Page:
(10)
P=TPTP+FP
(11)
R=TPTP+FN
(12)
f-1=2P×RP+R
Table 2.

Two-dimensional (2×2) confusion matrix

Actual frost events
Frost No frost
Predicted frost events Frost True positive (TP) False positive (FP)
No Frost False negative (FN) True negative (TN)

3. Results and Discussion

3.1 Changes in frost days and frost-free period

Fig. 2 shows the frequency of frost occurrence at Suwon (119), Cheongju (131), and Gwangju (156) in spring and fall for the period of 1973-2019. The mean of frequencies of frost occurrence at Suwon, Cheongju, and Gwangju in spring (fall) for this period were 18(16), 15(17), and 12 days (9 days), respectively. The highest frost days in spring were observed at Suwon with the range from 2 to 34 days, while the most was observed at Cheongju in fall (Figs. 2(b) and 2(d)). Significant decreases in trends (p < 0.01) were also observed at all stations in both spring and fall. The trend rates were -4.49(-3.37), -5.56(-4.06), and -2.25 days (-1.22 days) per decade at Suwon, Cheongju, and Gwangju in spring (fall), respectively. Similar decreasing trends of frost days in the United States were found in the results of Easterling (2002). Unlike these results, Easterling (2002) reported significant decreasing trends of frost days in the United States in spring but no significance in fall. Higher trend rates at all stations were found in spring than those in fall.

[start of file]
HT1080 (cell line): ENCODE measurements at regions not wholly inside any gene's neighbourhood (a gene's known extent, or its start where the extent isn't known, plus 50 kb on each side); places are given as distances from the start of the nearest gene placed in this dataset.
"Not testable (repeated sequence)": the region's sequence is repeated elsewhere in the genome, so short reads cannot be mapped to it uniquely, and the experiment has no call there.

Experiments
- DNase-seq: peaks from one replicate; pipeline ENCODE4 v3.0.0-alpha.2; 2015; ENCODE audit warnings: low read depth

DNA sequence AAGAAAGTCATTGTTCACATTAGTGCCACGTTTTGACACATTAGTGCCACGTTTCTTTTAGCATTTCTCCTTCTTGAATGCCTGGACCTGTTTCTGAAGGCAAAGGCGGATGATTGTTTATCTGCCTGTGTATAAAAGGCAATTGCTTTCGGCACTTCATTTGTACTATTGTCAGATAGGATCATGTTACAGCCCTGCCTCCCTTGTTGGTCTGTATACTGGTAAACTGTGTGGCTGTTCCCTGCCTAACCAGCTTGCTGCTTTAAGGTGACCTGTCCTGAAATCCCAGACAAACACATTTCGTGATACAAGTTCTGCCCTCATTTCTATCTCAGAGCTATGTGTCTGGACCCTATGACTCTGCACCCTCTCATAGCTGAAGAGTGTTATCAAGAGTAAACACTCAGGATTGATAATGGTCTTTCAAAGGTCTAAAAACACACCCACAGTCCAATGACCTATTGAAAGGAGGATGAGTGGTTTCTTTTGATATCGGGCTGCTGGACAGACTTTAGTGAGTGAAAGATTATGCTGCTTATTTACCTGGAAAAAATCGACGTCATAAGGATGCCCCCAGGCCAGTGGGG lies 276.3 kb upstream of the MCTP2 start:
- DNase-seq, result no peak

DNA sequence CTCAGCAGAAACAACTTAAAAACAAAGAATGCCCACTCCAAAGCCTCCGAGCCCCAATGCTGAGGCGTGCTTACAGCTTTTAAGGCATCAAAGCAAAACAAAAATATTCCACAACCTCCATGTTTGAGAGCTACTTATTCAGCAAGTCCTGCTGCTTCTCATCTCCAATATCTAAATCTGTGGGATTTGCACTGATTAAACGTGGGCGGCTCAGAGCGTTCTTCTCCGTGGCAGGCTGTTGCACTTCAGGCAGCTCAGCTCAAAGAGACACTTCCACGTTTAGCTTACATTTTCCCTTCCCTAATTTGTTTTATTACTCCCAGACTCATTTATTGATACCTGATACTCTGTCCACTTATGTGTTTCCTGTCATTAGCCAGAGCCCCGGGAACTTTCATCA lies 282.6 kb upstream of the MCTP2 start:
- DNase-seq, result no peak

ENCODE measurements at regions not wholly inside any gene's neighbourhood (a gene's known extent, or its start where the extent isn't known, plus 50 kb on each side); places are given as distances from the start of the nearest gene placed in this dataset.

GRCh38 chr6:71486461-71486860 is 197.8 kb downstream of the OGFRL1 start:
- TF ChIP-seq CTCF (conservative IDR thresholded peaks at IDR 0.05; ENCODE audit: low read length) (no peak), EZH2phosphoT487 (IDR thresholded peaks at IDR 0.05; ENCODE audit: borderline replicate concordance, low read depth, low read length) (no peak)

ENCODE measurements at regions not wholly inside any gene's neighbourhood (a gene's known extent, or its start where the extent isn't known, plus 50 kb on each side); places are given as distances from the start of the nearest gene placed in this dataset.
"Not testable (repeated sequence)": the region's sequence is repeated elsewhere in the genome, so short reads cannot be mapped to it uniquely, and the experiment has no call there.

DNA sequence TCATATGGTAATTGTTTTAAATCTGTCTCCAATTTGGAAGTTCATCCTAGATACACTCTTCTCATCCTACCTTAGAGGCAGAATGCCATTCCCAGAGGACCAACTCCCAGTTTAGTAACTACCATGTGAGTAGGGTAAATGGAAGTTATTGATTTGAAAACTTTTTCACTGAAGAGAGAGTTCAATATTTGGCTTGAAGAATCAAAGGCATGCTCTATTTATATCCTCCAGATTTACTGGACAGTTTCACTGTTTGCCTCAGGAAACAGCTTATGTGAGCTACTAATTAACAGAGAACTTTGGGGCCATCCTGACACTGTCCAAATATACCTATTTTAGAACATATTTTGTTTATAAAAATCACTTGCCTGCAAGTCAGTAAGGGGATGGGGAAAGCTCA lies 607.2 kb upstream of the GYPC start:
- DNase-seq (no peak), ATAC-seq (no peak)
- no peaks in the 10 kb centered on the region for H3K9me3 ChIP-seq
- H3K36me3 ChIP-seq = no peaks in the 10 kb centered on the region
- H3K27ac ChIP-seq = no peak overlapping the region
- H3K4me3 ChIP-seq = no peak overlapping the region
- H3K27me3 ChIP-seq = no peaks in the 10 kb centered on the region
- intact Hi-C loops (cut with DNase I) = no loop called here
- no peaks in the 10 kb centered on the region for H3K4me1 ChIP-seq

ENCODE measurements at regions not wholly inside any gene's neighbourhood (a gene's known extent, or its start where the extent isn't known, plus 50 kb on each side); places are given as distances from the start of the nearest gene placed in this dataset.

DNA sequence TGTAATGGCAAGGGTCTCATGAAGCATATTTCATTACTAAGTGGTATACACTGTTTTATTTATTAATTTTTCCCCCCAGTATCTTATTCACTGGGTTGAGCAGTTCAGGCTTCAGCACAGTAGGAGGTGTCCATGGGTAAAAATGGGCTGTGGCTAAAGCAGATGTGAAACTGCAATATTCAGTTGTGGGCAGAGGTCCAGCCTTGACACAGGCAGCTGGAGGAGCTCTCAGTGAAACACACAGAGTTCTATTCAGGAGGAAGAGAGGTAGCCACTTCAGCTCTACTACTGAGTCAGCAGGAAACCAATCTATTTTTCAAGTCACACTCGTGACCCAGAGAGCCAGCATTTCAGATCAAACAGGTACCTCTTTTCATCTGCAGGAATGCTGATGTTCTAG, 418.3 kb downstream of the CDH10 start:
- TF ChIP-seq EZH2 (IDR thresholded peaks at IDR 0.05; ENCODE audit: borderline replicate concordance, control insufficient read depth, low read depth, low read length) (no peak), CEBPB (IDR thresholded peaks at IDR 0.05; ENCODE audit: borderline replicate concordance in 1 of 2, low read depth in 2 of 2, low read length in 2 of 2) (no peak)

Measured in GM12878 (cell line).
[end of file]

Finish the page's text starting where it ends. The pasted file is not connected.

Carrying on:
Fig. 3 displays the time series and linear trends, and mean with one standard deviation for the dates of the last-spring frost, first-fall frost, and the length of the frost-free period. The dates were converted to the Julian days (i.e., days of the year) before the calculation. There was a decrease in the last frost day, and the decreasing trend was largest at Cheongju (-0.76 day year-1), followed by Suwon (-0.58 day year-1) and Gwangju (-0.21 day year-1). The mean and standard deviation of the last frost day was 102.8 and 13.8 days at Suwon, 98.1 and 14.5 days at Cheongju, and 96.2 and 9.6 days at Gwangju, respectively. The mean of last frost day was latest at Suwon on around April 12-13 and on around April 8-9 at Cheongju and on around April 6-7 at Gwangju for the period of 1973-2019.